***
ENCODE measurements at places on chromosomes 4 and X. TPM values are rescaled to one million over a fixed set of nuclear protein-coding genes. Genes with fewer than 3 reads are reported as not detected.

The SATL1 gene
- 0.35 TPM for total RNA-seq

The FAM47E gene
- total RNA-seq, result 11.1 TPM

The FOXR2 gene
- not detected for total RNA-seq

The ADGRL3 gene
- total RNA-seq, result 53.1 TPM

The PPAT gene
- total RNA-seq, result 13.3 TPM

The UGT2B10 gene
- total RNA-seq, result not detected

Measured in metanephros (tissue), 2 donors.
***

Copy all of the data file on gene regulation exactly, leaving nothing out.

ENCODE measurements at places on chromosomes 4 and X. TPM values are rescaled to one million over a fixed set of nuclear protein-coding genes. Genes with fewer than 3 reads are reported as not detected.

The SATL1 gene
- 0.35 TPM for total RNA-seq

The FAM47E gene
- total RNA-seq, result 11.1 TPM

The FOXR2 gene
- not detected for total RNA-seq

The ADGRL3 gene
- total RNA-seq, result 53.1 TPM

The PPAT gene
- total RNA-seq, result 13.3 TPM

The UGT2B10 gene
- total RNA-seq, result not detected

Measured in metanephros (tissue), 2 donors.